As we all navigate these tumultuous waters together, please know that our Housewarming family is here for you and your family. We will help you in ANY WAY that we possibly can, whether it’s design-related or not. We have an amazing network of resources so PLEASE feel free to call if you are struggling. We want to help!
Until we meet again in person, please be well and try switching your mindset from “I’m STUCK at home!” to “I GET to be safe at home!”
Peace and Health to You and Yours!
Karen Pfeiffer Bush
The proud CEO of Housewarming Home Staging & Design, LLC
For more information email us at firstname.lastname@example.org or call us at 206.719.1662.
Valentine’s day always brings out the pinks in every aspect of design, and frequently people tend to avoid in their homes because it feels too feminine or too baby pink.
Well I’m here to tell you that pink can be amazing, and really add something special and sophisticated to your space. Whether we’re talking about a full remodel or your furniture, don’t be afraid to go pink!
Here are some of my favorite pinks right now….
These amazing pink and white vases from Cyan Design
This amazing subway tile installed in a herringbone pattern from Roca, paired with this beautiful slate blue cabinetry is a stunning show stopper.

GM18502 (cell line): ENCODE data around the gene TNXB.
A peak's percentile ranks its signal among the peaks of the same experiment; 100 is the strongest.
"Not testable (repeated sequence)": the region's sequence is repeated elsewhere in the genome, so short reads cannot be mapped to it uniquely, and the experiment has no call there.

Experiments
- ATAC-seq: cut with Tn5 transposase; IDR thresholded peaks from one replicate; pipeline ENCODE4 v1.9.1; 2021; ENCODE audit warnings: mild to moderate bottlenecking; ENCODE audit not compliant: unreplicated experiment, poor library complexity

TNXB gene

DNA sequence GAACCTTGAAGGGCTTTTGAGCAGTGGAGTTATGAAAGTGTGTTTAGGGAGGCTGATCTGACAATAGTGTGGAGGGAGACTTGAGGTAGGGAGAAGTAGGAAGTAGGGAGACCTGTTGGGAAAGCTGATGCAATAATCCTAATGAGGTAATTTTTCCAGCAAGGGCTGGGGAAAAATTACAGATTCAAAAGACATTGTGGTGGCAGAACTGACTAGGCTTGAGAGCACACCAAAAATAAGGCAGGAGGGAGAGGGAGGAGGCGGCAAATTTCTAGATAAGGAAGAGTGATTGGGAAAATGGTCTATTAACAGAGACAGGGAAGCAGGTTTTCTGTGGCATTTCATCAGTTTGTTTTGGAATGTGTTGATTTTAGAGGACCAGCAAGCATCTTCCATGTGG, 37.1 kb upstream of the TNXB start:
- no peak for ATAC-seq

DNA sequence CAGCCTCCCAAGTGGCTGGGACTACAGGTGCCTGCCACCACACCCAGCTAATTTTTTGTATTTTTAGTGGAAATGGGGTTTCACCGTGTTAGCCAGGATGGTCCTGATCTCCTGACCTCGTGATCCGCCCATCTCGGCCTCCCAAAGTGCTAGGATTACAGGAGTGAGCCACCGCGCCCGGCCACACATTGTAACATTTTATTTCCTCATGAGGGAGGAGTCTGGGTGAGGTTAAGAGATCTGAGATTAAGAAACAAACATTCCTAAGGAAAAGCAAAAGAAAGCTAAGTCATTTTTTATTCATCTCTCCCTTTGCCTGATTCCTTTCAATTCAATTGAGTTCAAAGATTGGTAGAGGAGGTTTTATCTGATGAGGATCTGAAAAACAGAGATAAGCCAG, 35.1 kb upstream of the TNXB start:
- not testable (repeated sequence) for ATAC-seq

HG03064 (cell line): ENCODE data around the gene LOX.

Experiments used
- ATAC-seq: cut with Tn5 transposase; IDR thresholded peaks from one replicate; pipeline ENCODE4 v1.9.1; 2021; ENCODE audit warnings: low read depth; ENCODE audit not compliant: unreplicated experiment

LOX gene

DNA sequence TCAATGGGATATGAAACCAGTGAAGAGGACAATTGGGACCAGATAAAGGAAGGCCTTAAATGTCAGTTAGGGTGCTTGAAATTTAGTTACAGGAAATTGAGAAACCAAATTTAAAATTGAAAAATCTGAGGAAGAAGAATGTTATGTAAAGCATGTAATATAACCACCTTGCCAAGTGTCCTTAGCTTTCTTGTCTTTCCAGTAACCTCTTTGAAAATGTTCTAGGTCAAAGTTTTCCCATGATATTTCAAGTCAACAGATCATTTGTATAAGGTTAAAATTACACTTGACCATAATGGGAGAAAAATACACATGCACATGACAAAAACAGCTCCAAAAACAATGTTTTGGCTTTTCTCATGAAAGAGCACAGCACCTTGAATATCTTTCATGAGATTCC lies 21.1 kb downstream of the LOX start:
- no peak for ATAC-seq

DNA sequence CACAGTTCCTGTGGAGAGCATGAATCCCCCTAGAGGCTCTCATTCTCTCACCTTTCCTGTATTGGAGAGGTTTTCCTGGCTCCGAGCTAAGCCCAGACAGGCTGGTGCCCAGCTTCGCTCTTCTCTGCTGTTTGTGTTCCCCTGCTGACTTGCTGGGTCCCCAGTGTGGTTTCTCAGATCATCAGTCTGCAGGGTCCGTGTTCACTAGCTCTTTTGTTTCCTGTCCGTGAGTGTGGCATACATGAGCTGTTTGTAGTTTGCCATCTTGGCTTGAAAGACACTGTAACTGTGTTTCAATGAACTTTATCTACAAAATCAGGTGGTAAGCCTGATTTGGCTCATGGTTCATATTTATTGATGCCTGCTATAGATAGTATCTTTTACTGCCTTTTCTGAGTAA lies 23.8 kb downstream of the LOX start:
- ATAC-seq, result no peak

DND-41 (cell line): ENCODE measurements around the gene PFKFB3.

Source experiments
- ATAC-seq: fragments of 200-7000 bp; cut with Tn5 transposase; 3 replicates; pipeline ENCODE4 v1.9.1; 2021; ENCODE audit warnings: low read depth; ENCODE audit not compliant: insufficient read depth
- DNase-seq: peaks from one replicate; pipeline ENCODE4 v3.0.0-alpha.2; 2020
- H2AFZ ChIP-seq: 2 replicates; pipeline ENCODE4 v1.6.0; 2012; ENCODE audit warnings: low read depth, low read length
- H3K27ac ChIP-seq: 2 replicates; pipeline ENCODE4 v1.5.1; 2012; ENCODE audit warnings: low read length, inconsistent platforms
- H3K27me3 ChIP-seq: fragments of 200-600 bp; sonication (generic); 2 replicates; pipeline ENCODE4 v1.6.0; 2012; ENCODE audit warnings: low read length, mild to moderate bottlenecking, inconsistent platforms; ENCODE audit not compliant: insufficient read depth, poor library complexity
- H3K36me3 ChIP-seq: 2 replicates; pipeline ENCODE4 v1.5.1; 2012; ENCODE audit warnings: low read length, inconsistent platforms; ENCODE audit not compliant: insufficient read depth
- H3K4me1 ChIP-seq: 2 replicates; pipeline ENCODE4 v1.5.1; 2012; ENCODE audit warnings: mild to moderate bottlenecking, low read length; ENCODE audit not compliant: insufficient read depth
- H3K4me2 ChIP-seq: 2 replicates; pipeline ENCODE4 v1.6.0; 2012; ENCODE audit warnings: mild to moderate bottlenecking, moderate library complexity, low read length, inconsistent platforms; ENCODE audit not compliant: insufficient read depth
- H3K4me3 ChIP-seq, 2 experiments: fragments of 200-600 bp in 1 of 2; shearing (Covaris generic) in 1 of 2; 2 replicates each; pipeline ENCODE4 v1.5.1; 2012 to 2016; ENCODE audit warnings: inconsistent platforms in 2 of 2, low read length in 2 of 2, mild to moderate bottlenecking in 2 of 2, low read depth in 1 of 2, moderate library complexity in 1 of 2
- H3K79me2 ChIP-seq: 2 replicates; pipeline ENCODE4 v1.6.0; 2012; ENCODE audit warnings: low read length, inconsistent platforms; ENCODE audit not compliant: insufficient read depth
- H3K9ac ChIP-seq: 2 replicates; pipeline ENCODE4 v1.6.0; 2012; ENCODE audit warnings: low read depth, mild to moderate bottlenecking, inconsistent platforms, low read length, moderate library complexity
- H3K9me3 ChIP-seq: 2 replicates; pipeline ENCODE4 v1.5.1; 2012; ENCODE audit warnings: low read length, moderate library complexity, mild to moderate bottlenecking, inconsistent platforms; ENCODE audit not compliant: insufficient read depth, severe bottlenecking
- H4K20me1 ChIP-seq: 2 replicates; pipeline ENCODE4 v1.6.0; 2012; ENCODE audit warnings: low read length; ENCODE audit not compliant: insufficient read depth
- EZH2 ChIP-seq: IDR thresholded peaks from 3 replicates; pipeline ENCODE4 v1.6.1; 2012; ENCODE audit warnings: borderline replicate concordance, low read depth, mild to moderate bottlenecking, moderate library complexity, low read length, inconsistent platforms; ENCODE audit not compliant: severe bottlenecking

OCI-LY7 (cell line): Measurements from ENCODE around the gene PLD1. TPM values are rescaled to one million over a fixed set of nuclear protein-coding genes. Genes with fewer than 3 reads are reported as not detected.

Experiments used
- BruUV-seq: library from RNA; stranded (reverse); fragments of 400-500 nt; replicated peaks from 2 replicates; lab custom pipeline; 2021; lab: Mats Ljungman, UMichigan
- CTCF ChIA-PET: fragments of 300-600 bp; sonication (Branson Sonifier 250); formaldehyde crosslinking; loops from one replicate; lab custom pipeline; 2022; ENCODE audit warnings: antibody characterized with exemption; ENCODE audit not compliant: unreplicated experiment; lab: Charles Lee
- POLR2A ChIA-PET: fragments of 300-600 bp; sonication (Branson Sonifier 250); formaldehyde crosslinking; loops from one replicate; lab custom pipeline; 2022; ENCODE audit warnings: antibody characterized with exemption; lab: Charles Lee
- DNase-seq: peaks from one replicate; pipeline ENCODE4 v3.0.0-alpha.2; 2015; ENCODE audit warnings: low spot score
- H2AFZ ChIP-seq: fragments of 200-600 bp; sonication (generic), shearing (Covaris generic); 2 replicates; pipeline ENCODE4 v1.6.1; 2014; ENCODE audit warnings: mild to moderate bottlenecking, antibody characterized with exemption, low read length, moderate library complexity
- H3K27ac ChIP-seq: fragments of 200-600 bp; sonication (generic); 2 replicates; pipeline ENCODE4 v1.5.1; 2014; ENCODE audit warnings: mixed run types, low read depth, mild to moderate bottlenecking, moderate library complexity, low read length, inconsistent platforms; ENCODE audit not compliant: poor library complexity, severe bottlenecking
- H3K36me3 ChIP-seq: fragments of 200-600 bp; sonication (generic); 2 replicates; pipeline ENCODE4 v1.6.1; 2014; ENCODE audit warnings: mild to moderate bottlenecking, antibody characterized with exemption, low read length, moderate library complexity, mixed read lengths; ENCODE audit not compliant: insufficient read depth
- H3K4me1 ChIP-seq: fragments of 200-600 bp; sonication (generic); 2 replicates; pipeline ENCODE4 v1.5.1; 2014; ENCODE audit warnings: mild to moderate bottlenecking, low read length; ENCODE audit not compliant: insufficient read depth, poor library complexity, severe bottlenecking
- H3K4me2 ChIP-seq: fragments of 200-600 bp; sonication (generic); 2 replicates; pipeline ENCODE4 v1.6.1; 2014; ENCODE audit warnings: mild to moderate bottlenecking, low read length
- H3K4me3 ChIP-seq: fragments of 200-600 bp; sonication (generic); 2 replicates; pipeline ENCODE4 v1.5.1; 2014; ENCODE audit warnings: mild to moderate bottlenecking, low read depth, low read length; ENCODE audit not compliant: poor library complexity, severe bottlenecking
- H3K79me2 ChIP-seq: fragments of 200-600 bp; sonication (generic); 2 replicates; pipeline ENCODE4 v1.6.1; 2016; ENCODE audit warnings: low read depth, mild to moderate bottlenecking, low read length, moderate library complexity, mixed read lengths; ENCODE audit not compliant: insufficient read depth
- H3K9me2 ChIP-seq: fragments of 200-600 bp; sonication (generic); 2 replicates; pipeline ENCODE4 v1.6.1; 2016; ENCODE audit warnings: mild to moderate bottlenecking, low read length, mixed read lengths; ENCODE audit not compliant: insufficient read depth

Or this AMAZING concrete tile by Marrakech Design.
How about this show stopping blush pink sofa? You can find it here at Wayfair.
We just wrapped up a fantastic project for wonderful clients. The whole process was extremely rewarding, and I enjoyed working with them.
Sheryl & Tom have lived in their home for over 20 years and were ready for an update. Their kids are all in college leaving just the two of them in the house. They had been toying with the idea of moving, but still loved the house they raised their kids in.
This house is your typical split level with a lot of potential, but they hated their kitchen and hall bath. It just didn’t fit their lifestyle or needs anymore. Their kitchen was hardly used, being too small and cut off from the rest of the living space. The hall bathroom functioned fine and was mostly just outdated. It also had a weird split storage closet (the bottom ¾ was accessed on the kitchen side!) that didn’t function as it was too high up and items were frequently lost.